Five new subatomic particles that had been ‘hiding in plain sight’ have been uncovered by the Large Hadron Collider (LHC), Europe’s giant atom-smasher, Joinfo.com reports with reference to Daily Mail Online.
They were discovered by scientists in charge of the LHCb experiment, also known as ‘beauty’, which is exploring what happened just after the Big Bang that gave birth to the universe.
By measuring their properties, physicists hope to gain greater insight into the strong nuclear force that binds the building blocks of atoms together.
The LHC, the world’s largest particle accelerator, is built into a 17 mile (27km)-long circular underground tunnel straddling the Swiss-French border near Geneva.
In July 2012, LHC scientists made history by capturing the fabled Higgs boson, dubbed the ‘God particle’.
The Higgs boson gives matter mass and was a fundamental piece of the universe that had been missing since British physicist Peter Higgs predicted its existence in the 1960s.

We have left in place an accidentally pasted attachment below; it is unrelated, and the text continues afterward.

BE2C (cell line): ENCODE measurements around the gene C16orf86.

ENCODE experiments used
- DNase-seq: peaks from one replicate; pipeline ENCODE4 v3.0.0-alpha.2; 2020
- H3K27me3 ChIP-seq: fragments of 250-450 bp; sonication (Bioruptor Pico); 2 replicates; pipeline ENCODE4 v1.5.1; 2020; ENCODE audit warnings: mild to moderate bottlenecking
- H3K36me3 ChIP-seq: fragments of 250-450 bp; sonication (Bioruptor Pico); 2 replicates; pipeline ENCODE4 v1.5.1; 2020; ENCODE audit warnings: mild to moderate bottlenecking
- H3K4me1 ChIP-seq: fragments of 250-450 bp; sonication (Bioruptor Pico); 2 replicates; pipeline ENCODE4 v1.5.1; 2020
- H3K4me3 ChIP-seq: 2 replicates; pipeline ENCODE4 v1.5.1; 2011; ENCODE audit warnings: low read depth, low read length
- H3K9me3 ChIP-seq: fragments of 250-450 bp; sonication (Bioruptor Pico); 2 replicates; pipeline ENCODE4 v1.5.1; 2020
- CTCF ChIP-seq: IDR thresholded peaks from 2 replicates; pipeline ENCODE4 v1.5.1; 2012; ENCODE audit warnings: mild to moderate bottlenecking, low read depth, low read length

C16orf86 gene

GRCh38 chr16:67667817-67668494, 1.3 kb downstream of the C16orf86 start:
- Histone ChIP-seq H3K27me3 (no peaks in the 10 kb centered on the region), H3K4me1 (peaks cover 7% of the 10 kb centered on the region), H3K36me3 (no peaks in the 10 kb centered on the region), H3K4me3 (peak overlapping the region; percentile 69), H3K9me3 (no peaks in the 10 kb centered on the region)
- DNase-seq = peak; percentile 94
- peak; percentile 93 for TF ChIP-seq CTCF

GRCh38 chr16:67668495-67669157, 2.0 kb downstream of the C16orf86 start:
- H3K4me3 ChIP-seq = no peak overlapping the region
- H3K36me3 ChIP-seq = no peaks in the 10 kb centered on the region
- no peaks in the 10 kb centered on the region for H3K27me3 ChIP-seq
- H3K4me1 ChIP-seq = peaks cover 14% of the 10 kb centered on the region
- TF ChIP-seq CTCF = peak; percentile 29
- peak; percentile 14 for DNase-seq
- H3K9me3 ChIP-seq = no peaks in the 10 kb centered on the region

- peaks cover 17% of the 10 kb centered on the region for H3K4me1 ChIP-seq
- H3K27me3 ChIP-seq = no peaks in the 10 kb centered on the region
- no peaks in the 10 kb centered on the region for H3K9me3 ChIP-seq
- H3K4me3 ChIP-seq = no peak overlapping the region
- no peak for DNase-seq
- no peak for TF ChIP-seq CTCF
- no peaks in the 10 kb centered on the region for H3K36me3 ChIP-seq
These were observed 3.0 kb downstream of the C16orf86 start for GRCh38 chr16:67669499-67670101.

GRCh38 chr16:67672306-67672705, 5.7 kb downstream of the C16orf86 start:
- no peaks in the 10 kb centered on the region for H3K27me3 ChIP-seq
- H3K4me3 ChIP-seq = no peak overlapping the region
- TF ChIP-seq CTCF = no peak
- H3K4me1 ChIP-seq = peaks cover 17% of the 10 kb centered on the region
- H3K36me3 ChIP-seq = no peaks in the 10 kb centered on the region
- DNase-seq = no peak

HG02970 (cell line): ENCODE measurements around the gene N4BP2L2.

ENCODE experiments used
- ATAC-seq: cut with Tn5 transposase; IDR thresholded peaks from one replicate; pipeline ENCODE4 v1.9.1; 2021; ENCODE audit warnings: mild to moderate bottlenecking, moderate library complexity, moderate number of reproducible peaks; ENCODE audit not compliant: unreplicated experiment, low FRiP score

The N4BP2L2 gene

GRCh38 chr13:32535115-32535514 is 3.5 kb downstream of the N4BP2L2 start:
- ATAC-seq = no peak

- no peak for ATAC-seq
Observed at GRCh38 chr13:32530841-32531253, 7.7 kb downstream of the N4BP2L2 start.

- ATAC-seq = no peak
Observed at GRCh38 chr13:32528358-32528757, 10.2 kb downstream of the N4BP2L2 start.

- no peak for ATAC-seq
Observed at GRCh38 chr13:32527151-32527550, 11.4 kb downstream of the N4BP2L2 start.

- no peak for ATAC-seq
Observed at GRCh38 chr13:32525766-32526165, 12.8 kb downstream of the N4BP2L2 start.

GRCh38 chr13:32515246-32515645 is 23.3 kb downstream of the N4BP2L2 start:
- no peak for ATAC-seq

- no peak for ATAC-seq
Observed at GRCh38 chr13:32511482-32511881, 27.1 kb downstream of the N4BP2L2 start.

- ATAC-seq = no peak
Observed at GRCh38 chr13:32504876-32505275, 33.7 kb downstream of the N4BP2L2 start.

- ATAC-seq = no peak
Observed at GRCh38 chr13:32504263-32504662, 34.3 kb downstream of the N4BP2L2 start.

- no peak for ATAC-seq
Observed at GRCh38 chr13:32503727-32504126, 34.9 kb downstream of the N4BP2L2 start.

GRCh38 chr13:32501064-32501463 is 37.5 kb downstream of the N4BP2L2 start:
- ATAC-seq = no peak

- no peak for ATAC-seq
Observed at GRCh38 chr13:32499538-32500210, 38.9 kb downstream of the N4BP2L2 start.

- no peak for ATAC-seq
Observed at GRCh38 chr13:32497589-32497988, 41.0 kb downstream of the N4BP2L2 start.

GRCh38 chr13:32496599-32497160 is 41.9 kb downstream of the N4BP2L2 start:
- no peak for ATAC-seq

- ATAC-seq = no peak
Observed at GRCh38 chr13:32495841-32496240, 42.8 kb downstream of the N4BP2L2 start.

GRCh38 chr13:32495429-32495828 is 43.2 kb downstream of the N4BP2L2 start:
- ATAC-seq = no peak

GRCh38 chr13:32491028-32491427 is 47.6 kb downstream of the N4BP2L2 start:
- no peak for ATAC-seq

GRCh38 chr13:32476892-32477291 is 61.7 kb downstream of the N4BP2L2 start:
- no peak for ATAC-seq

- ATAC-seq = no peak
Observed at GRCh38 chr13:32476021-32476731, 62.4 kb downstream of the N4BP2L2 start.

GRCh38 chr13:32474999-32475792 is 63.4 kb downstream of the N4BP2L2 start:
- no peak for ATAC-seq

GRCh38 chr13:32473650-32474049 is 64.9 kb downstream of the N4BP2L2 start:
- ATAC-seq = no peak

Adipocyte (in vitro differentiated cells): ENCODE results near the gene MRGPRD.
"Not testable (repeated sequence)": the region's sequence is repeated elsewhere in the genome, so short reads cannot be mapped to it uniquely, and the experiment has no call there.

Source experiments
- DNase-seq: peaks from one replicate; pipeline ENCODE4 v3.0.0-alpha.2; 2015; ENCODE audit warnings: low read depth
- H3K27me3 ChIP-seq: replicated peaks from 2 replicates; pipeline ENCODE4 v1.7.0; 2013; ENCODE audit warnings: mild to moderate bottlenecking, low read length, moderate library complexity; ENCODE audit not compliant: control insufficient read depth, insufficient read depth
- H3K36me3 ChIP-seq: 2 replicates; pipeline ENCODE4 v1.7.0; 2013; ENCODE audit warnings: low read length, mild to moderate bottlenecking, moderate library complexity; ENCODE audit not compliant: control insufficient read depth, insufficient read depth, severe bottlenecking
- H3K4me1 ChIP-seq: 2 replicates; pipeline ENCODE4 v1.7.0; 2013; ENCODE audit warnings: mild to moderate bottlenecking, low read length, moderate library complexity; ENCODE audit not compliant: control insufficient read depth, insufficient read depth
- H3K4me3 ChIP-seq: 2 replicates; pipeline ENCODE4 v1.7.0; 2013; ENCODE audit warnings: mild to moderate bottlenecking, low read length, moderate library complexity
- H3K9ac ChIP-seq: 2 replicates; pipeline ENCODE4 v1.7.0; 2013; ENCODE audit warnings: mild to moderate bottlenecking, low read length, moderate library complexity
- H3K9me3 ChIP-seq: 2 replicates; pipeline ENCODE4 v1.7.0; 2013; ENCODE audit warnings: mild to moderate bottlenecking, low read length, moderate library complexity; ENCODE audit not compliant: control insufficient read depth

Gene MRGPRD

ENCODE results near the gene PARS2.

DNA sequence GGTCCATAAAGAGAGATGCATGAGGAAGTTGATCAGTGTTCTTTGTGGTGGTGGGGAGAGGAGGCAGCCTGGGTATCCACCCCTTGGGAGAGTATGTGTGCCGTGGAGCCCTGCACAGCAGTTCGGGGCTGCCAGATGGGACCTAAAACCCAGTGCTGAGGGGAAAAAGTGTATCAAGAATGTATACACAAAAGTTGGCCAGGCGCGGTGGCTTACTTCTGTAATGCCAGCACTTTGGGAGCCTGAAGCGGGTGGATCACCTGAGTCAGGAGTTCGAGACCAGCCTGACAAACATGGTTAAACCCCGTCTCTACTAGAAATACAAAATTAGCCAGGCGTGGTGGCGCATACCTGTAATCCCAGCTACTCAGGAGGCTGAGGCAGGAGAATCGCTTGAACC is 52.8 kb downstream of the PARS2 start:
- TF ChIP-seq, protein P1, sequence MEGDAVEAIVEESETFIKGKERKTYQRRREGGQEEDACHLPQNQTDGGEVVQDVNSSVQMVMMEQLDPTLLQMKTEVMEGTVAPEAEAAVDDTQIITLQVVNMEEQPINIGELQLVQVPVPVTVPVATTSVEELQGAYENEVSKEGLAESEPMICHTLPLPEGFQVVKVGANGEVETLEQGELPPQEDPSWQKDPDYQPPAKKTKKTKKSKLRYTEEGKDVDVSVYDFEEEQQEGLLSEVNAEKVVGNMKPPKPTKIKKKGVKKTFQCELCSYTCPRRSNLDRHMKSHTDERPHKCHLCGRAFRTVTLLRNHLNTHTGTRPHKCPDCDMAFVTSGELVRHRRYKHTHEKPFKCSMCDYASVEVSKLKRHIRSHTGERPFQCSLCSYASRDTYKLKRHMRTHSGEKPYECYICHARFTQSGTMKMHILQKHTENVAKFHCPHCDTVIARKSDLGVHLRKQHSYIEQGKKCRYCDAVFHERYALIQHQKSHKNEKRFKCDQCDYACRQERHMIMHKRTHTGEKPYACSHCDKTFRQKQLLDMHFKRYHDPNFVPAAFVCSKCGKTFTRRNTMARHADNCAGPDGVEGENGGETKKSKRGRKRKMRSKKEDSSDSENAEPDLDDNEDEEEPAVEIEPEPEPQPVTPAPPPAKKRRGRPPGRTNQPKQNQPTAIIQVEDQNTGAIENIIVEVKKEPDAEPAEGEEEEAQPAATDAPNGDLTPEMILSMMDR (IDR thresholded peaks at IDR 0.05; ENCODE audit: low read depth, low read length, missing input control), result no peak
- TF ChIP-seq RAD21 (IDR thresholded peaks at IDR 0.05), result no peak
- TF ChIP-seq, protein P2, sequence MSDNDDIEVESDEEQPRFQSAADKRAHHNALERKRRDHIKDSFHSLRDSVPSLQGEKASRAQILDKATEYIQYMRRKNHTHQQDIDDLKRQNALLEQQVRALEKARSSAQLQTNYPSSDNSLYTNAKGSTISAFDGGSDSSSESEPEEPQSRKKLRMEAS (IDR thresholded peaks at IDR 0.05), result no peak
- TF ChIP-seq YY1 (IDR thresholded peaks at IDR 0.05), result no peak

The new particles are not quite as exciting but are still a significant find.
Professor Tara Shears, from the University of Liverpool, a leading member of the ‘beauty’ team, said: ‘These particles have been hiding in plain sight for years.
‘But it’s taken the exquisite sensitivity of LHCb’s particle detectors to bring them to our attention.’
The five particles are all baryons – subatomic particles made up of three smaller units called quarks.
Quarks, one of the basic building blocks of matter, come in six ‘flavours’ known as up, down, strange, charm, top and bottom.
The newly discovered particles are high-energy versions of the omega-c baryon, a particle made up of two strange quarks and one charm quark.
The name ‘baryon’ comes from the Greek word for ‘heavy’ because at the time of their discovery Baryons were one of the heaviest elementary particles known.
The most well-know baryons are protons and neutrons which make up most of the visible matter of the universe.
The Large Hadron Collider is a tube accelerator that smashes particles together at the speed of light.
Scientists can then search for physics phenomena, such as new sub-atomic particles, in the resulting debris.
It is hoped that the LHC machine can help scientists better understand the makeup of the universe.
More than 1,200 particle magnets funnel a beam of particles along the machine’s enormous tunnel, buried under the French-Swiss border.
At certain points along the tunnel the beams cross and this is where the particles collide.